“I thank [the IRC] for what they have done for us so far,” she said after she received cash assistance in late 2021. “Today, I want to buy tea and sugar, onions, and things like that we need. It means that my kids will not starve to death. Now, they are hopeful.”

This is the crisis in Afghanistan.

The IRC in Afghanistan

The IRC works with thousands of villages and communities across twelve Afghan provinces, with Afghans making up more than 99% of IRC staff in the country. In recent years, the IRC has become one of the leaders in family support programming in the country.

In 2023, the IRC in Afghanistan met a wide array of humanitarian needs, serving nearly 2 million clients with health services, over 250,000 with economic recovery and development aid, and almost 200,000 through educational programs. The IRC’s environmental programming reached close to 500,000 individuals, while family support services were extended to nearly 100,000 Afghans. Additionally, our emergency response efforts assisted almost 250,000 clients across the country.

Learn more about our programming in Afghanistan.

Lebanon’s cost of living crisis

One of the most severe inflation crises ever recorded has led to an economic collapse in Lebanon, leaving an increasing number of people unable to meet their basic needs. The economic turmoil in Lebanon also impacts the 1.5 million Syrian refugees who have found safety in the country.

Since 2019, Lebanon’s GDP has shrunk 40% while consumer prices continue to soar, reaching inflation rates of 170% in 2022. Prices of goods have risen while the value of wages has fallen, forcing consumers to turn to importers who sell crucial goods, like fuel and medicine, on the black market.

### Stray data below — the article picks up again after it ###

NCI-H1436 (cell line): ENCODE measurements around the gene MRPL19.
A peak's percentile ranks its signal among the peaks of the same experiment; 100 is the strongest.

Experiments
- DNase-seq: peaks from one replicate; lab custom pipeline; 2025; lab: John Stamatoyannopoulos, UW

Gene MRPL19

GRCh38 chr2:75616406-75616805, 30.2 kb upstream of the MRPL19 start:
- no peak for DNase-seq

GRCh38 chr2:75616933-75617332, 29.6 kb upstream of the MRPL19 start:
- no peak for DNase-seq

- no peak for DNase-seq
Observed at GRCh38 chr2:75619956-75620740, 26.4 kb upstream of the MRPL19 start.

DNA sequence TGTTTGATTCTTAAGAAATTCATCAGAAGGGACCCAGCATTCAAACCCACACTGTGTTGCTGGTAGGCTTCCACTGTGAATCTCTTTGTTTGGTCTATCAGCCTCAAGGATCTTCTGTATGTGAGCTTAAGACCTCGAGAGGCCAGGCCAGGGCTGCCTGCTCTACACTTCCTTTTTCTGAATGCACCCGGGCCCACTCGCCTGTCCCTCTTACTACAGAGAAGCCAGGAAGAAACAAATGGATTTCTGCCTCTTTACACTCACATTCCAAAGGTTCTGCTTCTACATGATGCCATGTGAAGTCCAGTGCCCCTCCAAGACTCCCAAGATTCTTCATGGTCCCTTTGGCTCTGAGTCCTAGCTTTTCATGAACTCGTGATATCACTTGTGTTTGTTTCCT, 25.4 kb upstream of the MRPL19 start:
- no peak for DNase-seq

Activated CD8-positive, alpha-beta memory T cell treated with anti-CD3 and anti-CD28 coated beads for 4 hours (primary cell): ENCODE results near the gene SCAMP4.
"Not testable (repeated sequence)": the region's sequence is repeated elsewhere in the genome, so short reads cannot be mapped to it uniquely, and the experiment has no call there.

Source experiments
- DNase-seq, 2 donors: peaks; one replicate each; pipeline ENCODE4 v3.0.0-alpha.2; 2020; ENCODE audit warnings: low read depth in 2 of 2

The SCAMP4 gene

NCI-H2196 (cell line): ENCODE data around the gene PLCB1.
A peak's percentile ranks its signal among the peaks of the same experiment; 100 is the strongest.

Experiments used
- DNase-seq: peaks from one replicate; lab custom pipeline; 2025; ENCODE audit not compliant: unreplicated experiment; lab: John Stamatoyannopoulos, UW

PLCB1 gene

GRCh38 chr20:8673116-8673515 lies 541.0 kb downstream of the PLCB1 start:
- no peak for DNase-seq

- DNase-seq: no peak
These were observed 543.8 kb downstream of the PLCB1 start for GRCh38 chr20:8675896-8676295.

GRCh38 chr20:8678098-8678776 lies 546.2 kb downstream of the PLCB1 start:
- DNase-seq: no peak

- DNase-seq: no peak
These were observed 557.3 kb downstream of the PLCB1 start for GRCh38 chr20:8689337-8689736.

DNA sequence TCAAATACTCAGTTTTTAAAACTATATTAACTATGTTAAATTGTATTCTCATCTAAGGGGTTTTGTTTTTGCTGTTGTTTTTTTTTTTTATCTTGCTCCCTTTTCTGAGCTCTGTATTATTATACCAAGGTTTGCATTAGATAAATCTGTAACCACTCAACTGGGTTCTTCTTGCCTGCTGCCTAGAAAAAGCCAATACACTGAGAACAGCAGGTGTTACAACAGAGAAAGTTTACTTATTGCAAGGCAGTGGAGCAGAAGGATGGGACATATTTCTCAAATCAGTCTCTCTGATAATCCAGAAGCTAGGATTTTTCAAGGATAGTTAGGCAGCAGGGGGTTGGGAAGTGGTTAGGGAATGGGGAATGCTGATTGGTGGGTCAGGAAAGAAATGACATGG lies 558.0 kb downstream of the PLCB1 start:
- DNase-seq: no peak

The IRC in Lebanon

Since 2012, the IRC has been providing legal services, education, cash assistance, training and economic support for refugees and local communities.

Read more about the IRC in Lebanon.

Somalia’s cost of living crisis

Somalia’s economic outlook has been hampered by a series of shocks that have made it increasingly difficult for people to afford basic necessities. A series of climate-induced disasters and ongoing political unrest have left Somalis with an extreme cost of living crisis. 

Somalia’s recent drought was the longest and most severe in four decades, and its effects are expected to be protracted. The drought has impacted food supplies, with 4.3 million people facing crisis (or worse) levels of food insecurity.

Halima lost her cattle and her farm to drought in Somalia.

“Food prices fluctuate – high and low. When it’s high, we can’t afford to buy food.” Halima’s family were reliant on food grown on their farm but she lost her cattle and the farm to drought. They now live in a camp for displaced persons in Arladi, Somalia.

Photo: Mustafa Saeed for the IRC

Following the drought, heavy seasonal rains caused catastrophic flooding in late 2023, destroying farmland and forcing more than 706,000 people from their homes. Damages could reduce farming production and increase the risk of crop failures, driving decreased household purchasing power and high food costs at markets.

Learn more about what the people of Somalia are experiencing.

The IRC in Somalia

The IRC is scaling up our programs in Somalia to address drought and rising food insecurity. We provide health, nutrition, water and sanitation services; women’s protection and empowerment; and cash assistance to drought-affected populations across the country.

What is the International Rescue Committee?

The International Rescue Committee (IRC) helps people affected by humanitarian crises to survive, recover and rebuild their lives.

Our cash relief program helps clients purchase basic necessities and regain control of their lives. Emergency cash assistance programs in places like Sudan, Somalia, Afghanistan, and Lebanon give families the power to choose how best to meet their own needs. Learn more about why cash assistance is a critical form of humanitarian aid.

*Names have been changed for client privacy